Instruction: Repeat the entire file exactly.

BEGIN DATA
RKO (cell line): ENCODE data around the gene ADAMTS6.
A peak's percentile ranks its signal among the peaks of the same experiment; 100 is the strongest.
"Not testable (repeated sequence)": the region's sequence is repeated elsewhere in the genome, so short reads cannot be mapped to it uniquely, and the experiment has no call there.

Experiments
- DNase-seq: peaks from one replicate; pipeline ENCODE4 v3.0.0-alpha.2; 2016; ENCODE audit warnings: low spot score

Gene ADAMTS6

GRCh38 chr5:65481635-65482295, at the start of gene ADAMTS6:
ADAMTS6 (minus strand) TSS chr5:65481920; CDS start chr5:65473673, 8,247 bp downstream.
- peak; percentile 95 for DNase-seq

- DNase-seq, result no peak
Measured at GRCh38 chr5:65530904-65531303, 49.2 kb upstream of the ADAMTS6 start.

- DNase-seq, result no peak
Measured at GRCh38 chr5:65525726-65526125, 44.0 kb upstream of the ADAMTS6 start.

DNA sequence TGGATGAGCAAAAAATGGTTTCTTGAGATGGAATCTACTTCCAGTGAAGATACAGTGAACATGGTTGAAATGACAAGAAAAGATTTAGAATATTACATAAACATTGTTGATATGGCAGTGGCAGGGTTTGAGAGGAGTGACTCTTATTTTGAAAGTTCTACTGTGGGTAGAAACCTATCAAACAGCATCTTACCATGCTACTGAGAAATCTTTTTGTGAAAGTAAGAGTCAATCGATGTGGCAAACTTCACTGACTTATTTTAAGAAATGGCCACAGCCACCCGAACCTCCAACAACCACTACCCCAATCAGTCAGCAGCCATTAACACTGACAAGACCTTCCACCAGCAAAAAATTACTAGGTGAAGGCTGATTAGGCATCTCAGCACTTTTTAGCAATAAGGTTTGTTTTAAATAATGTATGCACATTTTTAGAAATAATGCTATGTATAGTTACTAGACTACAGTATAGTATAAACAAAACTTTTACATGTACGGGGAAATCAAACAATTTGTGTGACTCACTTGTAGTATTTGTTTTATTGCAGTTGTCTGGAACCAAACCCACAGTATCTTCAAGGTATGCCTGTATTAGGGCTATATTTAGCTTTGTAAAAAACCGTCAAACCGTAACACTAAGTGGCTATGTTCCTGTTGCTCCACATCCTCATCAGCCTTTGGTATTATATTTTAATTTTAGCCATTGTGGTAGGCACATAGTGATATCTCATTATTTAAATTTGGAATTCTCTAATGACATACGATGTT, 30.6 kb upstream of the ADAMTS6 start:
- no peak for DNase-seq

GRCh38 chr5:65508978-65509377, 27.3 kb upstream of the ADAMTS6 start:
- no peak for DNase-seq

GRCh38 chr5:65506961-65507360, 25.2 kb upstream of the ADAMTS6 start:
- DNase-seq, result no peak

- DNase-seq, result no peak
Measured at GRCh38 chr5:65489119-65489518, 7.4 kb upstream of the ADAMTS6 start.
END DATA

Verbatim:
RKO (cell line): ENCODE data around the gene ADAMTS6.
A peak's percentile ranks its signal among the peaks of the same experiment; 100 is the strongest.
"Not testable (repeated sequence)": the region's sequence is repeated elsewhere in the genome, so short reads cannot be mapped to it uniquely, and the experiment has no call there.

Experiments
- DNase-seq: peaks from one replicate; pipeline ENCODE4 v3.0.0-alpha.2; 2016; ENCODE audit warnings: low spot score

Gene ADAMTS6

GRCh38 chr5:65481635-65482295, at the start of gene ADAMTS6:
ADAMTS6 (minus strand) TSS chr5:65481920; CDS start chr5:65473673, 8,247 bp downstream.
- peak; percentile 95 for DNase-seq

- DNase-seq, result no peak
Measured at GRCh38 chr5:65530904-65531303, 49.2 kb upstream of the ADAMTS6 start.

- DNase-seq, result no peak
Measured at GRCh38 chr5:65525726-65526125, 44.0 kb upstream of the ADAMTS6 start.

DNA sequence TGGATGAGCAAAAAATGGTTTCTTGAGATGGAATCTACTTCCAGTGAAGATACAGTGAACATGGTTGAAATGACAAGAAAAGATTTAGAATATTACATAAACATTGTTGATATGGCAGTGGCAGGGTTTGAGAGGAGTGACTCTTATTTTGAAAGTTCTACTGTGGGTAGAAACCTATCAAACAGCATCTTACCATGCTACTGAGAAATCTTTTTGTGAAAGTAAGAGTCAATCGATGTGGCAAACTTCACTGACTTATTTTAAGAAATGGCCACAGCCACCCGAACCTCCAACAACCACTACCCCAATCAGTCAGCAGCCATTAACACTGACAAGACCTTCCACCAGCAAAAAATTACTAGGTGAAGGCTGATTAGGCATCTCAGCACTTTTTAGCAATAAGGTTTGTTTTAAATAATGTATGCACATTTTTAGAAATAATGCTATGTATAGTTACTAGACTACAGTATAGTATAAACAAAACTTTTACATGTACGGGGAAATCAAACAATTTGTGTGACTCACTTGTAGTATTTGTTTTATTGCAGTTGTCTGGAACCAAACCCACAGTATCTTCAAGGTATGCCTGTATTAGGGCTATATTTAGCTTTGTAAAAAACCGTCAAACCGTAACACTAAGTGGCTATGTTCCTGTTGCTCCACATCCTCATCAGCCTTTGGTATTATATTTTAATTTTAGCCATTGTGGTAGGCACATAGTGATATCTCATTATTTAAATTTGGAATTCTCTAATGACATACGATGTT, 30.6 kb upstream of the ADAMTS6 start:
- no peak for DNase-seq

GRCh38 chr5:65508978-65509377, 27.3 kb upstream of the ADAMTS6 start:
- no peak for DNase-seq

GRCh38 chr5:65506961-65507360, 25.2 kb upstream of the ADAMTS6 start:
- DNase-seq, result no peak

- DNase-seq, result no peak
Measured at GRCh38 chr5:65489119-65489518, 7.4 kb upstream of the ADAMTS6 start.